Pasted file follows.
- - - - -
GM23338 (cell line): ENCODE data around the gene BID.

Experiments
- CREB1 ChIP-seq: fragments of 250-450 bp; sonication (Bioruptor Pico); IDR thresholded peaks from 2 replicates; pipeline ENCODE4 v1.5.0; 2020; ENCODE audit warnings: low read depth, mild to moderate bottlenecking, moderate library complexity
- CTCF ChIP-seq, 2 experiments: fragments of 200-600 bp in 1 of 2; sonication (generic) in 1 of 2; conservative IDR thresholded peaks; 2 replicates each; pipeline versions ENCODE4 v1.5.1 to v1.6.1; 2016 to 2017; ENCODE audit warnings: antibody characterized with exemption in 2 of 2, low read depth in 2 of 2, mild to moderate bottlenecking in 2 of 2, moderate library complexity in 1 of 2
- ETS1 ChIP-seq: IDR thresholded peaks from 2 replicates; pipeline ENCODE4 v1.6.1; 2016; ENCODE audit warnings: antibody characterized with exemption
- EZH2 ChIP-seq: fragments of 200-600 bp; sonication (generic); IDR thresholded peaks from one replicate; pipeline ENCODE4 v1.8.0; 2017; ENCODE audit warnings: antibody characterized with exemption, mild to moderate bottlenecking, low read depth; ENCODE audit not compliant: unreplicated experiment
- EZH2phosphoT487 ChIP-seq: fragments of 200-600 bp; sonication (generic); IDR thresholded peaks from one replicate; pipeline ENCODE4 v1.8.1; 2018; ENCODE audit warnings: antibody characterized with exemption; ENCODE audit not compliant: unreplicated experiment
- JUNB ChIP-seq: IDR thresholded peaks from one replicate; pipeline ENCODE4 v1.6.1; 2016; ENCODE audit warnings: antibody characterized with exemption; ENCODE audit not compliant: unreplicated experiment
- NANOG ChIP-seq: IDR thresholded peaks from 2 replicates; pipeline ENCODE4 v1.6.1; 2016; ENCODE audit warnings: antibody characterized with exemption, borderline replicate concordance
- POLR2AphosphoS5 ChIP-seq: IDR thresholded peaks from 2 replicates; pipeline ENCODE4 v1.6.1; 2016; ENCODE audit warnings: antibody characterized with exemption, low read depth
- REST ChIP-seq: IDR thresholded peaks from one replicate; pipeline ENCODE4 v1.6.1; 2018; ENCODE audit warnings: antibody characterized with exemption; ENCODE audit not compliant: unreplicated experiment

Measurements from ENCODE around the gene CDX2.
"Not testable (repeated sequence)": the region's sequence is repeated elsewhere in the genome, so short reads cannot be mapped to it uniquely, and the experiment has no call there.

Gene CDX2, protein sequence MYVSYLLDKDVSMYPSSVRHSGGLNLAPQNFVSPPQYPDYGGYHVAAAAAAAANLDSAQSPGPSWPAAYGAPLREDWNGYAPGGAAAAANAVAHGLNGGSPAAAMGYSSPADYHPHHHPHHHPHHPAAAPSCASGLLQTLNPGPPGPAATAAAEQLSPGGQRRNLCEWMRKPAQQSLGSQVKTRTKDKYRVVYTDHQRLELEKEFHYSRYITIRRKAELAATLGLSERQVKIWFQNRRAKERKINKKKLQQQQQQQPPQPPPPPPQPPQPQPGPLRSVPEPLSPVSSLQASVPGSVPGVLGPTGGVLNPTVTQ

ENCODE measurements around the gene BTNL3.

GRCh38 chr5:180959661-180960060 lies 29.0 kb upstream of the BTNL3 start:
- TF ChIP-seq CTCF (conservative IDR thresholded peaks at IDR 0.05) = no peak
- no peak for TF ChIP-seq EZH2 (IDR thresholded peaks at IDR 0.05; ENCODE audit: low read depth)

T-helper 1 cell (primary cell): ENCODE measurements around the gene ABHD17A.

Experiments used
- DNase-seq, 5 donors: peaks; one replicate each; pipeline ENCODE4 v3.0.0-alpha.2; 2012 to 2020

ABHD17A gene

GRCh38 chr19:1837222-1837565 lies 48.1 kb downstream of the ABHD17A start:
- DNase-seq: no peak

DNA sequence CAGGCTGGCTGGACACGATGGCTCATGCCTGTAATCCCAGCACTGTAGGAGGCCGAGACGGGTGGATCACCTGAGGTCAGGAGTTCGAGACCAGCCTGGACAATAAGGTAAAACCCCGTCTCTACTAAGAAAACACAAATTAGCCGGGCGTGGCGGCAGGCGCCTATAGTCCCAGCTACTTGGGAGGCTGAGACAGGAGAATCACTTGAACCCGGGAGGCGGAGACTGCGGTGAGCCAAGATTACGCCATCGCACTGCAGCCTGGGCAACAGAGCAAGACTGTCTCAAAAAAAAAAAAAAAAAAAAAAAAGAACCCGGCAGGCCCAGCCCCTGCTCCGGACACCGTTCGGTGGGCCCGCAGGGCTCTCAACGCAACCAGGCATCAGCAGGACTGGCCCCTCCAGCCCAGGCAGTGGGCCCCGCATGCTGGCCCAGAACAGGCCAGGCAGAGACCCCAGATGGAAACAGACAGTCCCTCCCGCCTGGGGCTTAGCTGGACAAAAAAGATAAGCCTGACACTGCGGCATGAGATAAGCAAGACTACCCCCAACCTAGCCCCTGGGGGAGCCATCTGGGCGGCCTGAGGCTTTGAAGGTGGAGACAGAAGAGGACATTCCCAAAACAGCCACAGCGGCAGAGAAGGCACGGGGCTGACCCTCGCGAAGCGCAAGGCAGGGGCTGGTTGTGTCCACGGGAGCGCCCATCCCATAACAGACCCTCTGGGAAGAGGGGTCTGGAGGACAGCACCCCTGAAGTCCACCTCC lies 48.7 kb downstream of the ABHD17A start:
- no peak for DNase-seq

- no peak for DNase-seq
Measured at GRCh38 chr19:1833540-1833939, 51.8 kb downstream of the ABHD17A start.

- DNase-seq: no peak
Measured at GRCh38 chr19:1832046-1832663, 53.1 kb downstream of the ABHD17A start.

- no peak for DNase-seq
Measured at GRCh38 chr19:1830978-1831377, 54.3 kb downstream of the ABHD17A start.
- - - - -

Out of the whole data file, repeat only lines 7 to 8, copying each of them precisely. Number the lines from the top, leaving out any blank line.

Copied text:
- EZH2phosphoT487 ChIP-seq: fragments of 200-600 bp; sonication (generic); IDR thresholded peaks from one replicate; pipeline ENCODE4 v1.8.1; 2018; ENCODE audit warnings: antibody characterized with exemption; ENCODE audit not compliant: unreplicated experiment
- JUNB ChIP-seq: IDR thresholded peaks from one replicate; pipeline ENCODE4 v1.6.1; 2016; ENCODE audit warnings: antibody characterized with exemption; ENCODE audit not compliant: unreplicated experiment